As far as recommending this series, there are people I work with who ask me if I would recommend this series to their kids. My response is, if it was me, I would ask my child to wait till they were 16 before reading it, because I feel the nature of the content can be a bit intense and mature for anyone younger than that. And if I were a parent who had a 16 year old interested in this series, I would first want to read the books myself, so that I could sit down with my child and have a conversation about what they thought of it. This series is so popular amongst our youth and I don't feel that by not allowing my kids to read the series is going to protect them any. I would hope that my kids could read a series like this and filter it through the belief systems they've been brought up with so they view these books through a healthy and balanced worldview. There are definite parallels I found myself aware of through this series that I felt related with my Christian walk, and those are the types of conversations that I hope book series like these will someday spark with my own children.

Description: When you loved the one who was killing you, it left you no options. How could you run, how could you fight, when doing so would hurt that beloved one? If your life was all you had to give, how could you not give it? If it was someone you truly loved?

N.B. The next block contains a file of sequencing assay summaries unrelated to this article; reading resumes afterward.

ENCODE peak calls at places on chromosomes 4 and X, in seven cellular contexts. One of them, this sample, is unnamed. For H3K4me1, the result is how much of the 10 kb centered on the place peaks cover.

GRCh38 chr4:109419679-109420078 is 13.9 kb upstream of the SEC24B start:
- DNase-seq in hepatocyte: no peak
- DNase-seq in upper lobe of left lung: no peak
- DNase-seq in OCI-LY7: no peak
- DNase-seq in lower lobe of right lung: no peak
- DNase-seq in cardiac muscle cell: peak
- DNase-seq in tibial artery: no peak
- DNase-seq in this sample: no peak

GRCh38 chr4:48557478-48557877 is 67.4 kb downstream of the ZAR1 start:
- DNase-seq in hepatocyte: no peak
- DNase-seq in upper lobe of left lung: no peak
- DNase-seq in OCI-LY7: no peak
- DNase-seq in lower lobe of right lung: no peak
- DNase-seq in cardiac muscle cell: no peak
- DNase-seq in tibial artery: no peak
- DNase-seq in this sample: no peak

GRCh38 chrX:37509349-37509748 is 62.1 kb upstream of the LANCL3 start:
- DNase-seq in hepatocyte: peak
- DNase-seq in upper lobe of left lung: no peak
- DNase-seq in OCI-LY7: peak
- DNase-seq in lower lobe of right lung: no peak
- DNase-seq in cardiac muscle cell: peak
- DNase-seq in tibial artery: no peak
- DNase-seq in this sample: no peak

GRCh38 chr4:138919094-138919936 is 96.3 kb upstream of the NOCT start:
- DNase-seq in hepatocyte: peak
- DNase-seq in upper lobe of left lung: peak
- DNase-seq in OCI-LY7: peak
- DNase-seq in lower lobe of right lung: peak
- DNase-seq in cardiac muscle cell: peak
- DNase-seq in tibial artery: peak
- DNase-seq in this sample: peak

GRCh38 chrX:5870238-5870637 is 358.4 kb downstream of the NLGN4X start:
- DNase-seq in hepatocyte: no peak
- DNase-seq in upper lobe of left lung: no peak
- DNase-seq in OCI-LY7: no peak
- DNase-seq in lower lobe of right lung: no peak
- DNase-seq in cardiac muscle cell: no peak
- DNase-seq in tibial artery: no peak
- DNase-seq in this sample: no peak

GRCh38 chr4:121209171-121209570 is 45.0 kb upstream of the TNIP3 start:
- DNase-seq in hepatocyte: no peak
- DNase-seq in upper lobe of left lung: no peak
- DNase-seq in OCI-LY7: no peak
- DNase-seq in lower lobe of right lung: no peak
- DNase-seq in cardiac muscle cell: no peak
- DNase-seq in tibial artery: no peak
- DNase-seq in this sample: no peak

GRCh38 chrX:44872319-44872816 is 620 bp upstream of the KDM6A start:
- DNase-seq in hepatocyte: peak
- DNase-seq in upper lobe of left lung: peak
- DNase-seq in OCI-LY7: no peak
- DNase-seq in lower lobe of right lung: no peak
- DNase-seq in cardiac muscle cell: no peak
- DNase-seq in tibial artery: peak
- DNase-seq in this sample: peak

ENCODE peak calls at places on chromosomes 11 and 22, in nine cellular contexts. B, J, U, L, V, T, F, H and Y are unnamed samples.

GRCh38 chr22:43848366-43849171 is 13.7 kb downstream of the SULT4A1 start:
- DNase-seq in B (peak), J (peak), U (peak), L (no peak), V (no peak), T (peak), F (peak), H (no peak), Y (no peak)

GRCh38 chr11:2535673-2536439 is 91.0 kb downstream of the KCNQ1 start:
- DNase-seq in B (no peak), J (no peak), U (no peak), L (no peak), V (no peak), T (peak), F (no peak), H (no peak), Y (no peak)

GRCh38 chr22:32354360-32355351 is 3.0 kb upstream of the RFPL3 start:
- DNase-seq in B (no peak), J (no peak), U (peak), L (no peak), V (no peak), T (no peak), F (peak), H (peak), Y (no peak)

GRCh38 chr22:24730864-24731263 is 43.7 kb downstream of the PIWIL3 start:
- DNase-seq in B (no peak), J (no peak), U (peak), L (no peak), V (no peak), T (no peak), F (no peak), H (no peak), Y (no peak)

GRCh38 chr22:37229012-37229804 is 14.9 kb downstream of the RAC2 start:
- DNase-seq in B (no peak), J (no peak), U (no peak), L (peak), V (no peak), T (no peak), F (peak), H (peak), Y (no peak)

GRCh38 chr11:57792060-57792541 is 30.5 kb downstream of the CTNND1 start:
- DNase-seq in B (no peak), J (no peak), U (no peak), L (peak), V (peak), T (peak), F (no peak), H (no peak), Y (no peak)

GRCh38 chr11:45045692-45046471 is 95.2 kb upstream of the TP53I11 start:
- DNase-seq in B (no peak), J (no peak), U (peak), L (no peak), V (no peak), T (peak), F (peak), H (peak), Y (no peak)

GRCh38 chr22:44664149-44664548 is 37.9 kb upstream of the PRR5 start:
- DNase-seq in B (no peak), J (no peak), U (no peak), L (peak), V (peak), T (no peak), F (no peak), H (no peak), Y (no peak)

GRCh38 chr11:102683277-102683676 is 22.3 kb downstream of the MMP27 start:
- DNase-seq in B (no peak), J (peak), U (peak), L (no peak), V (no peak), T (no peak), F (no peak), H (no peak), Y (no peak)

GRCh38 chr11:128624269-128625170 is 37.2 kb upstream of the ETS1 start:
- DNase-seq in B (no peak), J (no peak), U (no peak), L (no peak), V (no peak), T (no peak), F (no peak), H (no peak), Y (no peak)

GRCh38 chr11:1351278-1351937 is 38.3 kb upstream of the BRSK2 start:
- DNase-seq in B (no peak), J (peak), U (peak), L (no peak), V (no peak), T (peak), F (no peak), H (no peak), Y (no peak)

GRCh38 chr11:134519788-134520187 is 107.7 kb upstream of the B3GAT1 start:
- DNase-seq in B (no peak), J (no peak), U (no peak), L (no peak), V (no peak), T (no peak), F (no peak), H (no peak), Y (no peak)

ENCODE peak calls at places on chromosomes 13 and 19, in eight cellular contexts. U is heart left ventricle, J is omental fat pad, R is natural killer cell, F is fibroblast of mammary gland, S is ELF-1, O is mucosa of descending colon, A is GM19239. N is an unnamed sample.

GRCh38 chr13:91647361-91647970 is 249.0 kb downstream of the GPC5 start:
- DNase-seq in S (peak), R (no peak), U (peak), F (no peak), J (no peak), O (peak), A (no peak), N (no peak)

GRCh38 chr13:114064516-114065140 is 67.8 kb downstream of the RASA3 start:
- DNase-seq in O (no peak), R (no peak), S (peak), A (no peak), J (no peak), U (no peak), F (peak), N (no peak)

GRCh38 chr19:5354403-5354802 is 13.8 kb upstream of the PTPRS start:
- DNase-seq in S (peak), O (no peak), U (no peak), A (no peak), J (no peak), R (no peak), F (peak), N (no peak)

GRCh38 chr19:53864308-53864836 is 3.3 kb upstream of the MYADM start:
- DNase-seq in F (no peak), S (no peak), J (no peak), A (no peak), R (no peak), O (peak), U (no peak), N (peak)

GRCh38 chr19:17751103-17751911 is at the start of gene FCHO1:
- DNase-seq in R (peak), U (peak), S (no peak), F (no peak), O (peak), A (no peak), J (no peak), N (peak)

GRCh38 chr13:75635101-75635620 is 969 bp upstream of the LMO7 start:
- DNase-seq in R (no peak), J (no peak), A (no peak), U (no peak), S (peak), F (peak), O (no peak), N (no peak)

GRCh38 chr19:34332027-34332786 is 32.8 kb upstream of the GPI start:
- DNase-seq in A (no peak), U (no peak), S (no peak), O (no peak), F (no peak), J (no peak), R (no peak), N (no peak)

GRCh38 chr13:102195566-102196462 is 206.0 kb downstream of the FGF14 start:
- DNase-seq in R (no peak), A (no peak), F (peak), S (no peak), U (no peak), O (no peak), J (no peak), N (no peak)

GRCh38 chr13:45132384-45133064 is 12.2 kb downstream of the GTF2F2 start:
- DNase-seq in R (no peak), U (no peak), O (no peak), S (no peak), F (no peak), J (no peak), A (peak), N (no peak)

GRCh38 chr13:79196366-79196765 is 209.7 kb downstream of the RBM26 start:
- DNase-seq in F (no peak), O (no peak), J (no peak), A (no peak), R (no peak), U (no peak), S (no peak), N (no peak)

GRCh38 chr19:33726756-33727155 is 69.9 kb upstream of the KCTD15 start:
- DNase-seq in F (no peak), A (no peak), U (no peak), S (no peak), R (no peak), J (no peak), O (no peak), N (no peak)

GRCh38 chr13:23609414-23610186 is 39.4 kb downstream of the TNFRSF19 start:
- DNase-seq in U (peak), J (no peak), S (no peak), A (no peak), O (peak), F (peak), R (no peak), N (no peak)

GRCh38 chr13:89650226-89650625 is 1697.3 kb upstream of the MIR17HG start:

To be irrevocably in love with a vampire is both fantasy and nightmare woven into a dangerously heightened reality for Bella Swan. Pulled in one direction by her intense passion for Edward Cullen, and in another by her profound connection to werewolf Jacob Black, a tumultuous year of temptation, loss, and strife have led her to the ultimate turning point. Her imminent choice to either join the dark but seductive world of immortals or to pursue a fully human life has become the thread from which the fates of two tribes hangs.

Now that Bella has made her decision, a startling chain of unprecedented events is about to unfold with potentially devastating, and unfathomable, consequences. Just when the frayed strands of Bella's life-first discovered in Twilight, then scattered and torn in New Moon and Eclipse-seem ready to heal and knit together, could they be destroyed... forever?